Chronic activation of the innate immune system is now well established as an underlying factor contributing to neurodegeneration—the progressive dysfunction and loss of neurons in the central nervous system leading to cognitive and motor disorders such as Alzheimer’s, Parkinson’s, amyotrophic lateral sclerosis, and others. Microglia, the primary immune cells of the brain, are critical in the maintenance of brain homeostasis, but lose their functionality during the course of aging and neurodegenerative diseases. While the majority of innate immune responses to disease stressors are mediated by the microglia, perivascular macrophages and peripheral myeloid cell populations can also gain access to the diseased brain and participate in neuroinflammatory signaling. Thus, a better understanding of how immune responses regulate neuronal homeostasis, and of the circumstances leading to dysregulation in pathological conditions, is essential to developing effective therapies and mitigating disease impact.
In neuroscience, synaptic scaling (or homeostatic scaling) is a form of homeostatic plasticity that allows single neurons to regulate their overall action potential firing rate. Like many other physiological systems, neural electrochemical activity is subject to homeostasis. Where Hebbian plasticity mechanisms modify neural synaptic connections selectively, synaptic scaling works in unison with other homeostatic plasticity mechanisms to normalize all neural synaptic connections.
Cellular components involved
- (Chemical) Synaptic connection: At chemical synapses, pre-synaptic neurons release vesicles containing neurotransmitters into the synaptic cleft. The extracellular neurotransmitters then interact with particular post-synaptic transmembrane protein receptors to allow a fraction of the neurotransmitters into the post-synaptic neuron.
- Pre-synaptic vesicles : Vesicles are the means of chemical-synaptic plasticity. Pre-synaptic neurons relay information (in the form of neurotransmitters) to post-synaptic neurons via vesicles. The neurotransmitters inside vesicles are transported to the synaptic cleft where they interact with neurotransmitter specific post-synaptic protein receptors.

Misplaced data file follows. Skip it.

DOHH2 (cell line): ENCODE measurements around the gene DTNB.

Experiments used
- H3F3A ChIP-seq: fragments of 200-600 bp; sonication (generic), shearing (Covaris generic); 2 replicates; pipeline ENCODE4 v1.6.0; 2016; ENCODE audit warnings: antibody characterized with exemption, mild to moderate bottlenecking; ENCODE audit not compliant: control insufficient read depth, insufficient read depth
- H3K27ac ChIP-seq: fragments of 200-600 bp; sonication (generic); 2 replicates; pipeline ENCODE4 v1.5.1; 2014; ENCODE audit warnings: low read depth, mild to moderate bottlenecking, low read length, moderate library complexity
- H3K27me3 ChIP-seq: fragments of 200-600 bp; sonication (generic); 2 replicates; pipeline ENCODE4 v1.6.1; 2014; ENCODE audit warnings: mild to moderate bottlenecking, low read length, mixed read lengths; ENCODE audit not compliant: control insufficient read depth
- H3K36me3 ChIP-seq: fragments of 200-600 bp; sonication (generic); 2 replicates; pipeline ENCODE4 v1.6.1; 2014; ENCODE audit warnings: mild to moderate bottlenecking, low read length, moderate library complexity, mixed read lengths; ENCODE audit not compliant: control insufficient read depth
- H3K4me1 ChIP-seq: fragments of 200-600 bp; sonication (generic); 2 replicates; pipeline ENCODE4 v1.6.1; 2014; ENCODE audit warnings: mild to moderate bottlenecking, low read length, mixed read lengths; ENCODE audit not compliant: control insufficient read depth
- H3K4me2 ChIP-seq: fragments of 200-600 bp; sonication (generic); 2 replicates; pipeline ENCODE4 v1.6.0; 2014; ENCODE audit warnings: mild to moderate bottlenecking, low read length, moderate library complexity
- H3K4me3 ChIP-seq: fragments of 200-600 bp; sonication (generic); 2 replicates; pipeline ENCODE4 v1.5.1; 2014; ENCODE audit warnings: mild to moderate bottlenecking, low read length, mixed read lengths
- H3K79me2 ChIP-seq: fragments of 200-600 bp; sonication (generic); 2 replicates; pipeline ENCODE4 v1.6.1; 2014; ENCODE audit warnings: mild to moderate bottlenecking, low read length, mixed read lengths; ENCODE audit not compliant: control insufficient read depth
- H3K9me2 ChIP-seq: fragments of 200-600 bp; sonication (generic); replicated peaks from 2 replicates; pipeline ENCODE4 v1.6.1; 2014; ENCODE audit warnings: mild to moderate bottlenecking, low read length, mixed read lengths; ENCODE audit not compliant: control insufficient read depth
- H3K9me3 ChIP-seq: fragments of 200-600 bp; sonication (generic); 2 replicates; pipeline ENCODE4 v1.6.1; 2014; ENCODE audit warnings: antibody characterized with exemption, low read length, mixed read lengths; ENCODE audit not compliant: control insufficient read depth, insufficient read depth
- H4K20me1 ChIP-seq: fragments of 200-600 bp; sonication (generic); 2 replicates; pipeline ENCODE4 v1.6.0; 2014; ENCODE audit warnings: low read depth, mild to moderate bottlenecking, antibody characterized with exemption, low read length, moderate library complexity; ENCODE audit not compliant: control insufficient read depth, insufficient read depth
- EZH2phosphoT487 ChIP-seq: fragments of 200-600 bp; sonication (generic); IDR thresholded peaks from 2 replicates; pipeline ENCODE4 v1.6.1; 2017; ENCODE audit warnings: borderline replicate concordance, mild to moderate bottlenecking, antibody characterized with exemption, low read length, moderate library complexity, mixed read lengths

- Glutamate: Glutamate is the primary excitatory neurotransmitter within vertebrates and plays a large role in synaptic plasticity. Stimulus to the pre-synaptic neurons triggers glutamate release into the synaptic cleft via pre-synaptic vesicle release. Once in the synaptic cleft, glutamate can bind and activate post-synaptic glutamatergic protein receptors such as NMDA and AMPA receptors.
- Post-synaptic AMPA receptor: AMPA Receptors are trans-membrane protein ionotropic receptors that open and close quickly and are responsible for fast excitatory synaptic communication in the central nervous system. AMPA receptors have four subunits that glutamate can bind to. Depending on the AMPA receptor subunit compositions, the receptor can be permeable to cations such as calcium, sodium, or potassium
Synaptic scaling is a post-synaptic homeostatic plasticity mechanism that takes place with changes in the quantity of AMPA receptors at a post-synaptic terminal (the tip of the dendrite belonging to the post-synaptic neuron that meets with the tip of an axon belonging to the pre-synaptic neuron) of a neuron. This closed-loop process gives a neuron the ability to have global negative feedback control of synaptic strength of all its synaptic connections by altering the probability of glutamate (the most common excitatory neurotransmitter) making contact with post-synaptic AMPA receptors. Therefore, a neurons’ ability to modulate the quantity of post-synaptic AMPA receptors gives it the ability to achieve a set action potential firing rate.
The probability of glutamate making contact with a post-synaptic AMPA receptor is proportional to the concentration of both trans-membrane glutamate and post-synaptic AMPA receptors. When glutamate and post-synaptic AMPA receptors interact, the post-synaptic cell experiences a temporary depolarizing current, known as an EPSP (excitatory postsynaptic potential). Spatial and temporal accumulation of EPSPs at the post-synaptic neuron increases the likelihood of the neuron firing an action potential. Therefore, the concentrations of extra-cellular glutamate (and other cations) and the quantity of post-synaptic AMPA receptors are directly correlated to a neurons’ action potential firing rate. Some theories suggest each neuron uses calcium-dependent cellular sensors to detect their own action potential firing rate.These sensors also formulate input for cell-specific homeostatic plasticity regulation systems. In synaptic scaling, neurons use this information to determine a scale factor. Each neuron subsequently uses the scaling factor to globally scale (either up-regulate or down-regulate) the quantity of transmembrane AMPA receptors at all post-synaptic sites.
Some research indicates there are two mechanistically distinct forms of homeostatic plasticity involving trafficking or translation of AMPA receptors at post-synapse of synaptic connections:
- Local synthesis of AMPA receptors: Local area AMPA receptor synthesis takes place within a time scale of 4 hours. mRNA translation frequency inside the post-synaptic neuron alters the quantity of local AMPA receptors produced. This mechanism is used to alter the quantity of post synaptic AMPA receptors over short time periods.
- Global synaptic scaling: This form of homeostatic plasticity takes place over a time period of days (24–48 hours) and has a more pronounced effect on the overall firing rate of neurons than local AMPA receptor synthesis. Various intra-cellular transport mechanisms help AMPA receptors migrate to the post-synaptic cleft from the entire cell.
- Does sleep helps in ensuring homeostatic plasticity?
- Does stress over activates synaptic activities and creates imbalance in brain cell activities?